Fight Stress with a Combo of Yoga and Better Sleep

Many people find themselves in an ongoing battle with stress. Whether your stress is related to work, family responsibilities, or a demanding balance of the two, it can take a heavy toll on your physical and mental health. But, you can reduce and manage stress by committing to a regular exercise regimen and developing good sleep habits.

Stress triggers the fight or flight response, which releases adrenaline and cortisol into your body. The fight or flight response works well to help you escape danger, but it can lead to issues when stressors or stressful thoughts are constantly present. Overexposure to these hormones leads to:

  • Anxiety

  • Depression

  • Digestive issues

  • Headaches

  • Heart disease

  • Sleep problems

  • Weight gain

High stress and sleep deprivation often go hand in hand, creating a continuing cycle that further magnifies the effects of stress. Sleep deprivation reduces the brain’s ability to regulate negative emotions. You’re left in a cycle of stress that causes sleep deprivation and sleep deprivation that feeds the stress. The combination of stress and sleep deprivation can interfere with your reasoning abilities, concentration, and decision-making skills, all of which impact your professional and personal life

However, you can develop effective stress coping methods that will not only reduce stress but make your body stronger and help you get the rest you need.

It’s no secret that any kind of physical exercise can help reduce stress. One study found that running actually inhibited the release of anxiety-causing hormones. Rigorous forms of exercise, like CrossFit, also help wear out your body, so you’re more tired at night. As long as strenuous activities aren’t done within four hours of your bedtime, they can help reduce stress and improve your chances of getting a good night’s rest.

While all forms of exercise can be beneficial, yoga can prove to be a valuable addition to your exercise routine. It can be used to fight the effects of stress by helping focus the mind in the present while releasing tension from the muscles. The sequence of poses can reduce inflammation, improve your mood, and make you feel less tired. Yoga can even be performed from the comfort of our own bed to allow you to drift off to sleep at the conclusion of your routine.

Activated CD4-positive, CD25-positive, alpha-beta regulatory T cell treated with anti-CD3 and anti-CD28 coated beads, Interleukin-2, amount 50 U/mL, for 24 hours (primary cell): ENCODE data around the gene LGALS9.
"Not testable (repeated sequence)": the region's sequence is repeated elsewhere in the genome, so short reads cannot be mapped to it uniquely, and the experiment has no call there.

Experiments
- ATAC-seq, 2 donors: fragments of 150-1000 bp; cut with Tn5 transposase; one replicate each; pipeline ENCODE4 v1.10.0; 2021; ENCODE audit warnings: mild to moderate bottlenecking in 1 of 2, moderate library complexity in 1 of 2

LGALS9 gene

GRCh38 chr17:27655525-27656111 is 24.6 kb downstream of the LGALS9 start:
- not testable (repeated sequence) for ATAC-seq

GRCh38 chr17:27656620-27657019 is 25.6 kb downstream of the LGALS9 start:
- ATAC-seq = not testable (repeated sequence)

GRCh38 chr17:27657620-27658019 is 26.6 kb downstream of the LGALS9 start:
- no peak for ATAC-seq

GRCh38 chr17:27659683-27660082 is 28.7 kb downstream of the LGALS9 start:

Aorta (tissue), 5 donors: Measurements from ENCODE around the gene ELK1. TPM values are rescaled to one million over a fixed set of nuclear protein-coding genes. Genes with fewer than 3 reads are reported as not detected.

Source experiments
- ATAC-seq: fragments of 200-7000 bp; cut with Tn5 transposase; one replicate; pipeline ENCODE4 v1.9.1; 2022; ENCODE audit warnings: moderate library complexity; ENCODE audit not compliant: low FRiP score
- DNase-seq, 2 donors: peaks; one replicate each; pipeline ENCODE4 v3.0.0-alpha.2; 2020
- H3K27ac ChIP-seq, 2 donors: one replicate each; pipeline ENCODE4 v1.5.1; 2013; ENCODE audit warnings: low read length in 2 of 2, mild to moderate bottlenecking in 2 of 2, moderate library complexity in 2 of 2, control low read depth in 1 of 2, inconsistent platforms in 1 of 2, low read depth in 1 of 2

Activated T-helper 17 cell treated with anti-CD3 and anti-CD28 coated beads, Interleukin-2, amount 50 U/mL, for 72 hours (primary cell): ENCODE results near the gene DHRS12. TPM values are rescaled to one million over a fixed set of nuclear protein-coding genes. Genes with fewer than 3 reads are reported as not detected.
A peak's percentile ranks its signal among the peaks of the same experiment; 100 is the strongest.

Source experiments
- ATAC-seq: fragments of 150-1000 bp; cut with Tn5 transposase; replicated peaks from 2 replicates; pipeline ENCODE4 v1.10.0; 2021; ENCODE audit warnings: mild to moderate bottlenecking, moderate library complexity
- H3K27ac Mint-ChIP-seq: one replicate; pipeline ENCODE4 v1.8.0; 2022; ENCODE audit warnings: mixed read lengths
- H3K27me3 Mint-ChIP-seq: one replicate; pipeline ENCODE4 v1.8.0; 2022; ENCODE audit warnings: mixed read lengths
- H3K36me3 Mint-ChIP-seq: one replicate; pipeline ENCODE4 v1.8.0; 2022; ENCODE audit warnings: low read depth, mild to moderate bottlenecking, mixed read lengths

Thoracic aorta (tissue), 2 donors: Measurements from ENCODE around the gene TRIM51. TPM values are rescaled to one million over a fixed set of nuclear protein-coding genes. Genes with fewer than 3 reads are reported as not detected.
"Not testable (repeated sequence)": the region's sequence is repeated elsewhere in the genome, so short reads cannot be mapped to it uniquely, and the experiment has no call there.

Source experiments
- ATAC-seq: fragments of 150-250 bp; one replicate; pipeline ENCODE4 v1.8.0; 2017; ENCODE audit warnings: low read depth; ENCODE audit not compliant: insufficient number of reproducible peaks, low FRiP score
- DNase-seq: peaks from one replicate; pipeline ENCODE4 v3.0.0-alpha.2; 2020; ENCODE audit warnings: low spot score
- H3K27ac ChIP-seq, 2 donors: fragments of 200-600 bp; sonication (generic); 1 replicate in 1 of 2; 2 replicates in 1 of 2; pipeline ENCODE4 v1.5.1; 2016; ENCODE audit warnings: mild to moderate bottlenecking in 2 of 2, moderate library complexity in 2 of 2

Getting a full seven to eight hours of sleep gives you a mental and physical advantage over stress. Adequate sleep helps you control your appetite, gives muscles time to heal, and keeps you mentally clear.

Everything you do during the day influences the quantity and quality of your sleep. To give yourself the best chance of getting all the ZZZs you need, try:

  • Creating a Healthy Sleep Environment: A supportive mattress that works with your preferred sleep position can help reduce aches, pains, and wakefulness. The bedroom should also be kept dark, cool, and quiet for optimum sleep conditions.

  • Keeping a Consistent Sleep Schedule: Your sleep-wake cycle is controlled by regular 24-hour cycles called circadian rhythms. Keeping a consistent sleep schedule supports those rhythms and helps the brain know when to start the release of sleep hormones.

  • Eating Regularly Timed Meals: Meal timing also influences your circadian rhythms. Eating healthy, regularly spaced and timed meals help trigger the release of sleep hormones at the right time of day.

  • Avoiding Electronics Close to Bedtime: Electronics give off a bright blue light that suppresses the release of sleep hormones. Turn off those screens at least two to three hours before bed to avoid sleep disruptions.

Author Bio

Samantha (Sam) Kent is a researcher for Her favorite writing topic is how getting enough sleep can improve your life. Currently residing in Boise, Idaho, she sleeps in a California King bed, often with a cat on her face.

If you’d like to learn more about sleep and discover additional resources, see episode 90 with Jöran Albers, co-founder and managing director at Shleep.

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